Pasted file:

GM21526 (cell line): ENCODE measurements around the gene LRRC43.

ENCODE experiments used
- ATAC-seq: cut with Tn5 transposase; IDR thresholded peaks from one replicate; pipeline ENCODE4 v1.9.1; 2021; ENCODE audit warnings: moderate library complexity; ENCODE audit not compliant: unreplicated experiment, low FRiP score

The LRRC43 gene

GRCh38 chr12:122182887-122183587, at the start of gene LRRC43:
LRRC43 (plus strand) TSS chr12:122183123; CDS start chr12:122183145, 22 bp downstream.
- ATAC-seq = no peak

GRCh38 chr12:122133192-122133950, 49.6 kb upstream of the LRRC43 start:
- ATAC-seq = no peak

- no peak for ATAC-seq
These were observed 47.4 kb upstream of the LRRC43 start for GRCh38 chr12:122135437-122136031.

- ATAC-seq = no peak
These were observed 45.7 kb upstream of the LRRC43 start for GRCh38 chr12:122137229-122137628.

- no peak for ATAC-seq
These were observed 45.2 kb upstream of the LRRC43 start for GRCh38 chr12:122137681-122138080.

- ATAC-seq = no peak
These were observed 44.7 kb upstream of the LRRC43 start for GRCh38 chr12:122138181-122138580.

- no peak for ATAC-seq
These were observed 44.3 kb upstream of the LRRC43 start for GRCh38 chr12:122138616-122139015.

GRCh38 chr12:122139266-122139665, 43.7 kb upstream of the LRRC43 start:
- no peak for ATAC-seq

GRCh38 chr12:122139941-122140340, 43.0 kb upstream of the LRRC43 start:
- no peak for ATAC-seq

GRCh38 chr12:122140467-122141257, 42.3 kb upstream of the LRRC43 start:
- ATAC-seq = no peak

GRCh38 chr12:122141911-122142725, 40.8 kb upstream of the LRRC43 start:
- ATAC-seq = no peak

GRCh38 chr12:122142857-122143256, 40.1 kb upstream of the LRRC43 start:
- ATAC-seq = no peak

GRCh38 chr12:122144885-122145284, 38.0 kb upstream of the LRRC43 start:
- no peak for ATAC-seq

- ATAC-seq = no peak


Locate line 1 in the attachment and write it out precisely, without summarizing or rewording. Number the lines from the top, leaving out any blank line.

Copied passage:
GM21526 (cell line): ENCODE measurements around the gene LRRC43.